The family of a man who died after 2 days in Uintah County Jail complains, saying he did not receive the necessary medication
A man who died in Uintah County Prison did not receive adequate medical care due to the county guidelines at the time, according to a lawsuit filed by the deceased’s family.
Jeremy Hunter, 34, was due to stay in jail for five days for a parole violation when he was posted in December 2014. He died after two days.
In a file in federal court earlier this month, the family says the prison of Hunter’s medical problems should have known that he told them on the admission forms that he was taking high blood pressure medication before he was posted and that the guidelines were in place The sheriff’s office and the county commission did not protect him or any other inmates at the time.
When Hunter received the drugs prescribed to control his high blood pressure, he was in custody for almost 48 hours and suffered from severe chest pain. He told the prison staff that his pain felt like a heart attack he had had years ago.
After a nurse returned from the pharmacy and gave Hunter his medication in hopes that it would help with his pain, Hunter collapsed, according to county documents prepared in response to his death and sent by the family the Salt Lake Tribune.
Dave Cundick, a family lawyer, modified a complaint against county, state and prison staff two weeks after The Tribune published an investigation into medical capacity in Utah county prisons. It also comes at a time when Utah officials and advocacy groups are debating whether reforms are needed to better protect inmates.
“I don’t think any of the petty offenses are supposed to be death sentences.”
– State Senator Todd Weiler
The Tribune’s investigation found that Uintah County approved a contract that included a Draper doctor as the prison’s medical director at the time of Hunter’s death.
The doctor, Kennon C. Tubbs, once had contracts with up to 11 prisons in Utah and Wyoming and sent an assistant to examine inmates once a week. He is not named in the lawsuit.
In December 2014, the nurse visited Uintah County on Thursdays. Hunter was booked on a Thursday and Friday evening and was in high blood pressure-related pain, according to the suit and documents. He died on Saturday.
The family now suggests that medical policy contributed to Hunter’s death.
“Since Jeremy Hunter’s urgent need did not arise on a Thursday according to the policy, competent professional support was obviously not available,” the lawsuit said. “Such a lack of medical care included a deliberate inability to get much-needed drugs.”
A nurse in the prison checked Hunter’s blood pressure, but according to the lawsuit, he was not given any medication that he had relied on before his arrest. An autopsy revealed that when he died he had no medication in his blood or any illegal drugs.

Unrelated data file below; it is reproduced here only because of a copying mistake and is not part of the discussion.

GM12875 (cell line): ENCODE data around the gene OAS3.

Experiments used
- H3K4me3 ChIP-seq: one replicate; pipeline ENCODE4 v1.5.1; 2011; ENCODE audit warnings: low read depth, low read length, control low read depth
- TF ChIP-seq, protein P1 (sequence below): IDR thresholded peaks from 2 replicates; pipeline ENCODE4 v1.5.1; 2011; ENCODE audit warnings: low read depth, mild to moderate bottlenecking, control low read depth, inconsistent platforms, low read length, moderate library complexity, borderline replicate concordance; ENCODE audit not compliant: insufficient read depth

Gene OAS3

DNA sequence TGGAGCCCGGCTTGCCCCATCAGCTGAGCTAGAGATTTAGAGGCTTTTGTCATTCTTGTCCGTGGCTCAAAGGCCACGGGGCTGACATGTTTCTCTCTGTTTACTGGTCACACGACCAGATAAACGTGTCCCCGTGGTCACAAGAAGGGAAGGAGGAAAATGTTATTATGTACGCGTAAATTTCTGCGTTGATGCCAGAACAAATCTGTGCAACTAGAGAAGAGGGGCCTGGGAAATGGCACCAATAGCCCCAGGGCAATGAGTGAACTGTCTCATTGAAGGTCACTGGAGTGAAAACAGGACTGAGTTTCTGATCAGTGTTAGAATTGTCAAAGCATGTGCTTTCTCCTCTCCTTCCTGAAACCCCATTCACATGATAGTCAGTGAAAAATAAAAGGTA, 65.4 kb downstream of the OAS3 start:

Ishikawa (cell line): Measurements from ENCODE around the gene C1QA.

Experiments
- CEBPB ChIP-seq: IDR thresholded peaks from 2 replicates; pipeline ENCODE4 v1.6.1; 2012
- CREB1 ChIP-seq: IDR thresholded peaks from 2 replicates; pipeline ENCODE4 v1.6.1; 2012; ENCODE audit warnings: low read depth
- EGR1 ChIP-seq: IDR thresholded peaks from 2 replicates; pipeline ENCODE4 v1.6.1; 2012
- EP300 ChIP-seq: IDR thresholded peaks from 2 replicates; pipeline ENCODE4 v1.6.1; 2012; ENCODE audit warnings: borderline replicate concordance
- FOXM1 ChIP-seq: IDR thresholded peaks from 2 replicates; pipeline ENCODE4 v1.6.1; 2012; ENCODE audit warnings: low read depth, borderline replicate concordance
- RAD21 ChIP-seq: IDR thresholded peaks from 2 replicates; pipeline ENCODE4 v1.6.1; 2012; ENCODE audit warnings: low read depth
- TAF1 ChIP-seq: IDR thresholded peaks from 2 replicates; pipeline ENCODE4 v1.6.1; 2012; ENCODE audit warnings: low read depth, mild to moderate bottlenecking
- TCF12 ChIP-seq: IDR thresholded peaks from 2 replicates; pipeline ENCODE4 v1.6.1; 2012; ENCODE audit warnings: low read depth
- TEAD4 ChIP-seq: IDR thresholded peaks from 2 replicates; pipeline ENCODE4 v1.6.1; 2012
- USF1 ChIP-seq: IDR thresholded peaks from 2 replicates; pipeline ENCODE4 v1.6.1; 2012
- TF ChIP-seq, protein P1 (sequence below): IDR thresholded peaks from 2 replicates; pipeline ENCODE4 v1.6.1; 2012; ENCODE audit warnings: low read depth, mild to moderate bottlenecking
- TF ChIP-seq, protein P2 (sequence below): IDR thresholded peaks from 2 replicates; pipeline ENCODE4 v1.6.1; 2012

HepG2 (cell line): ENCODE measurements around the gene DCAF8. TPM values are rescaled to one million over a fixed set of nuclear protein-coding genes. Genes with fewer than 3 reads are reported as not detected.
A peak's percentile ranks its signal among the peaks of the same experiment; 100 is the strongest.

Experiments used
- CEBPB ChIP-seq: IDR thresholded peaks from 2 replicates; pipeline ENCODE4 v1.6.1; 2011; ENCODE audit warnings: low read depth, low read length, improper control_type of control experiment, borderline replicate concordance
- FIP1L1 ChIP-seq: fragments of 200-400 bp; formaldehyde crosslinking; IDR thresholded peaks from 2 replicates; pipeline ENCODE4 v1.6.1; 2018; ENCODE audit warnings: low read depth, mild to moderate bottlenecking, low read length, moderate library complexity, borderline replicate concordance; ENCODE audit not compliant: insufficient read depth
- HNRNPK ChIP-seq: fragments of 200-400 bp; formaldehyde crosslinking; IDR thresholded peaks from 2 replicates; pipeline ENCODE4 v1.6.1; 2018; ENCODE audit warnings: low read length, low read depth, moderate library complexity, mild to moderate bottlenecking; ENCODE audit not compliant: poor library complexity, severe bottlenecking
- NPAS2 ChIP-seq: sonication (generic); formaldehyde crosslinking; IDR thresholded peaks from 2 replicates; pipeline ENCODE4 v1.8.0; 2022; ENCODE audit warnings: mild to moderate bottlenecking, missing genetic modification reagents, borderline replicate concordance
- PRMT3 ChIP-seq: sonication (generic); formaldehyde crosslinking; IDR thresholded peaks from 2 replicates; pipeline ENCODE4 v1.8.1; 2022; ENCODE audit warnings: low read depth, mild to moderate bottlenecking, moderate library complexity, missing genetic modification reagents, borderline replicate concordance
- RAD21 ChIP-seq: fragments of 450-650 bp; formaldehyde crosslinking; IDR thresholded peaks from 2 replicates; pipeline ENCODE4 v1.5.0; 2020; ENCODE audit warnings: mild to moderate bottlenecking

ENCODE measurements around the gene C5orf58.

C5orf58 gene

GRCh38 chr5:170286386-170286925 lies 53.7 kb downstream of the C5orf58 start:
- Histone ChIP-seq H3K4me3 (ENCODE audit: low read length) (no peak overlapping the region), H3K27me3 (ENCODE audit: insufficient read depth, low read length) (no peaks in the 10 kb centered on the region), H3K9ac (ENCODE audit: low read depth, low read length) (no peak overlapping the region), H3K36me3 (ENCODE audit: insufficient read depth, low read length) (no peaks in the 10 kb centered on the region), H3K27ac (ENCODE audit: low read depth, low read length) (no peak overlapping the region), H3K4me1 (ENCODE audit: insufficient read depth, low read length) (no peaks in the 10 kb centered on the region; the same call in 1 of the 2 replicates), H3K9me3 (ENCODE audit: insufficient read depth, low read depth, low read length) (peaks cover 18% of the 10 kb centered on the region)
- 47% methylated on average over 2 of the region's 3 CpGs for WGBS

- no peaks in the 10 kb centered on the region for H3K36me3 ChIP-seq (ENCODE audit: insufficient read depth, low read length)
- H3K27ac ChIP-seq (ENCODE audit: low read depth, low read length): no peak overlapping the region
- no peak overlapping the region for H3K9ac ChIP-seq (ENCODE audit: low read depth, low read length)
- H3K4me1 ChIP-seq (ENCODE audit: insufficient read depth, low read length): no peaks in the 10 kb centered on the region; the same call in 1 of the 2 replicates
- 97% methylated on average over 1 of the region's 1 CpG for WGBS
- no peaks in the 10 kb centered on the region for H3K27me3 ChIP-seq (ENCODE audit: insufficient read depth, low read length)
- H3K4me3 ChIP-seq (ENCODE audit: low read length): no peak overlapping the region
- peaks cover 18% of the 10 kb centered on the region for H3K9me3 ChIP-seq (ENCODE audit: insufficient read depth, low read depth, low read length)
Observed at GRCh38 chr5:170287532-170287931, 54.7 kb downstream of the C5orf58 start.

Hunter died after his hypertensive cardiovascular disease and high blood pressure caused his aorta to rupture, which filled the pericardium with blood, according to the state coroner’s autopsy report.
“The investigation revealed that the deceased was an inmate in the Uintah County Jail who suddenly and unexpectedly collapsed,” the report said.
Uintah County Sheriff Vance Norton was not a sheriff at the time of Hunter’s death and referred any questions to the prosecutor, who did not respond to a request for comment on Friday.
The district’s contract with Tubbs ended earlier this year and the prison’s medical care is now overseen by a local doctor, who the sheriff says visits inmates regularly.
State Sen. Todd Weiler, R-Woods Cross, leads a group of attorneys and sheriffs considering what reforms, if any, should be introduced to protect inmates. He said he was particularly interested in cases where inmates are put in jail and not given the drugs they were given before they were arrested. The group has identified suicide as an important issue to investigate, he added.
“I do not think that some of the petty offenses should be death sentences,” said lawyer Weiler.
Hunter’s family say the lawsuit violated his constitutional rights because the US constitution requires the counties to provide medical care to inmates.
“The wrongful acts were willful, suppressive, fraudulent and malicious,” the lawsuit states, “and thus justified the granting of punitive damages against the defendants and each of them at a level that adequately punishes the wrongdoer and discourages future misconduct.”
Cundick demands that a jury determine economic and non-economic damage as well as punitive damages in a court case.